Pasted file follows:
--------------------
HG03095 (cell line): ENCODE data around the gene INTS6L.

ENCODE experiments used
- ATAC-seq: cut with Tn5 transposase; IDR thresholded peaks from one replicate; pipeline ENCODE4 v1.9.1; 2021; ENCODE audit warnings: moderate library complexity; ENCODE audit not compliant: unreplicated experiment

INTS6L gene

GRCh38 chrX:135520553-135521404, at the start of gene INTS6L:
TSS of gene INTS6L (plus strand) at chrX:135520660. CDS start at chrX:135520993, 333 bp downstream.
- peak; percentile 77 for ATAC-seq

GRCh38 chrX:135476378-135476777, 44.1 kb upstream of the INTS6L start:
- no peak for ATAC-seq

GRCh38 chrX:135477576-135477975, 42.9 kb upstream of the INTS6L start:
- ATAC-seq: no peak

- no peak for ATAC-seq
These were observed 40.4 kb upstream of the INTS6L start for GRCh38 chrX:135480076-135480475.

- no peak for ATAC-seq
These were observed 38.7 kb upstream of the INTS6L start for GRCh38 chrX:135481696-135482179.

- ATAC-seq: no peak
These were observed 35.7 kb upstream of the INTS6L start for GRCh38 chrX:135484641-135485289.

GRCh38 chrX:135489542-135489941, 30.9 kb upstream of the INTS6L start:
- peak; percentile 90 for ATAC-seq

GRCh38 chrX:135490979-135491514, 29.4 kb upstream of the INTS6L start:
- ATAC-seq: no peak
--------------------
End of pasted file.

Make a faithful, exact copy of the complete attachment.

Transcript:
HG03095 (cell line): ENCODE data around the gene INTS6L.

ENCODE experiments used
- ATAC-seq: cut with Tn5 transposase; IDR thresholded peaks from one replicate; pipeline ENCODE4 v1.9.1; 2021; ENCODE audit warnings: moderate library complexity; ENCODE audit not compliant: unreplicated experiment

INTS6L gene

GRCh38 chrX:135520553-135521404, at the start of gene INTS6L:
TSS of gene INTS6L (plus strand) at chrX:135520660. CDS start at chrX:135520993, 333 bp downstream.
- peak; percentile 77 for ATAC-seq

GRCh38 chrX:135476378-135476777, 44.1 kb upstream of the INTS6L start:
- no peak for ATAC-seq

GRCh38 chrX:135477576-135477975, 42.9 kb upstream of the INTS6L start:
- ATAC-seq: no peak

- no peak for ATAC-seq
These were observed 40.4 kb upstream of the INTS6L start for GRCh38 chrX:135480076-135480475.

- no peak for ATAC-seq
These were observed 38.7 kb upstream of the INTS6L start for GRCh38 chrX:135481696-135482179.

- ATAC-seq: no peak
These were observed 35.7 kb upstream of the INTS6L start for GRCh38 chrX:135484641-135485289.

GRCh38 chrX:135489542-135489941, 30.9 kb upstream of the INTS6L start:
- peak; percentile 90 for ATAC-seq

GRCh38 chrX:135490979-135491514, 29.4 kb upstream of the INTS6L start:
- ATAC-seq: no peak